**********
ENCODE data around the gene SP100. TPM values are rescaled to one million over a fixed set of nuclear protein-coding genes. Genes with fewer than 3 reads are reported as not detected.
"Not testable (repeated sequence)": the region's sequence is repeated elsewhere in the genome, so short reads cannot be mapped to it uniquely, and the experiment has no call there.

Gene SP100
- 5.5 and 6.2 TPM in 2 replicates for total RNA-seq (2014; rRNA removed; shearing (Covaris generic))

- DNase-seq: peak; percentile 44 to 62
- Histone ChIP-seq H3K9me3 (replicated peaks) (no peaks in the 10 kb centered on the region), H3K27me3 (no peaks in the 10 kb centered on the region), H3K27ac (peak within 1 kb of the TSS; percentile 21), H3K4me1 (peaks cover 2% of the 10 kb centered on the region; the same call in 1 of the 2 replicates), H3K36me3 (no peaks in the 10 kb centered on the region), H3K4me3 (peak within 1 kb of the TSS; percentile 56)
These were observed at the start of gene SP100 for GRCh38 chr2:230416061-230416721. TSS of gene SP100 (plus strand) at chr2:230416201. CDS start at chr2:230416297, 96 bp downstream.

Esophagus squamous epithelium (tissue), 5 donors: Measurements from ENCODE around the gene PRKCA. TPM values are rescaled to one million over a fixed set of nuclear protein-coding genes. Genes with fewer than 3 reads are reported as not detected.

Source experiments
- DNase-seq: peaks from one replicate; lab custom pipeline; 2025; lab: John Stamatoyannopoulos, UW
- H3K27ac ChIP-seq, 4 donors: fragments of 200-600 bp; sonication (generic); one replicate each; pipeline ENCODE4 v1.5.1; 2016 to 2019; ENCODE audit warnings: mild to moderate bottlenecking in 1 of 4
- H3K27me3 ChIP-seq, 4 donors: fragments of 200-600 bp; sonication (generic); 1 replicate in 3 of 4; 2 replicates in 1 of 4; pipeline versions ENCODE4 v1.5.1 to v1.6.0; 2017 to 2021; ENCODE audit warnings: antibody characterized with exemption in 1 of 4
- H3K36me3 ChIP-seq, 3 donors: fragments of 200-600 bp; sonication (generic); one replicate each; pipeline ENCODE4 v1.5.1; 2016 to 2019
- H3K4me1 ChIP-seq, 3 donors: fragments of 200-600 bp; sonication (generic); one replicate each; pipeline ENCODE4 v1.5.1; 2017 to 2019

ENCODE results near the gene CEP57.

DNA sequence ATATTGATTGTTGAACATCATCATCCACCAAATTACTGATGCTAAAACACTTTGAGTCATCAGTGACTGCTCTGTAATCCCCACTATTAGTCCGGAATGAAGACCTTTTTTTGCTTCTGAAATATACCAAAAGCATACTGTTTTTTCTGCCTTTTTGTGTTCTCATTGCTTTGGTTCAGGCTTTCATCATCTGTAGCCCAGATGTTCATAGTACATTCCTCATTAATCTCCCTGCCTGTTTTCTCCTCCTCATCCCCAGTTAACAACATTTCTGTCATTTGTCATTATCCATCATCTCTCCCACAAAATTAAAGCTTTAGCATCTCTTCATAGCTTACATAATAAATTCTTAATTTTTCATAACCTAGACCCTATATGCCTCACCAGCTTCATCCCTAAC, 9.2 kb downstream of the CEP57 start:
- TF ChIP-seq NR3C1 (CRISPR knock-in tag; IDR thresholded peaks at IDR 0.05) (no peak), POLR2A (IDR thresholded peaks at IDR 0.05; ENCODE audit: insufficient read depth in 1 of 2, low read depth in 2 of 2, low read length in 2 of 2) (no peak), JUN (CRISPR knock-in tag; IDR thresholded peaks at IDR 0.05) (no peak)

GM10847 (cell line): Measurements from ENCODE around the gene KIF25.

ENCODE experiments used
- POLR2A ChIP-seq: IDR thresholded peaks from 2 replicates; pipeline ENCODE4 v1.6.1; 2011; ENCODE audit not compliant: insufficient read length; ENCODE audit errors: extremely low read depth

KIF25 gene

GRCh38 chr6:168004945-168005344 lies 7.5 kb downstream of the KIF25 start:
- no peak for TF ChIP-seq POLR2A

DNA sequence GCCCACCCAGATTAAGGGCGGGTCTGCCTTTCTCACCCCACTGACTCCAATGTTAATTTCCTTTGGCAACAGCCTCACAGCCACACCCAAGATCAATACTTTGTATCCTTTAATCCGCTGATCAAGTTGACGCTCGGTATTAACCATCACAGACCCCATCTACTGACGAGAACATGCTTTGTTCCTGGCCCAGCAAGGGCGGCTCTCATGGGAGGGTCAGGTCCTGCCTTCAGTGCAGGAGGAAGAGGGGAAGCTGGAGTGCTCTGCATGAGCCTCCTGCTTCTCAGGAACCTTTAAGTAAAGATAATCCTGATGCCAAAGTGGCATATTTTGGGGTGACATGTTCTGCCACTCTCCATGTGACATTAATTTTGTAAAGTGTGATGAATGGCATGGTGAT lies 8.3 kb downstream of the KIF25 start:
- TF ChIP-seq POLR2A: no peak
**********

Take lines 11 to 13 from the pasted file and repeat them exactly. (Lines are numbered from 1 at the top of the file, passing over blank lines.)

- H3K27ac ChIP-seq, 4 donors: fragments of 200-600 bp; sonication (generic); one replicate each; pipeline ENCODE4 v1.5.1; 2016 to 2019; ENCODE audit warnings: mild to moderate bottlenecking in 1 of 4
- H3K27me3 ChIP-seq, 4 donors: fragments of 200-600 bp; sonication (generic); 1 replicate in 3 of 4; 2 replicates in 1 of 4; pipeline versions ENCODE4 v1.5.1 to v1.6.0; 2017 to 2021; ENCODE audit warnings: antibody characterized with exemption in 1 of 4
- H3K36me3 ChIP-seq, 3 donors: fragments of 200-600 bp; sonication (generic); one replicate each; pipeline ENCODE4 v1.5.1; 2016 to 2019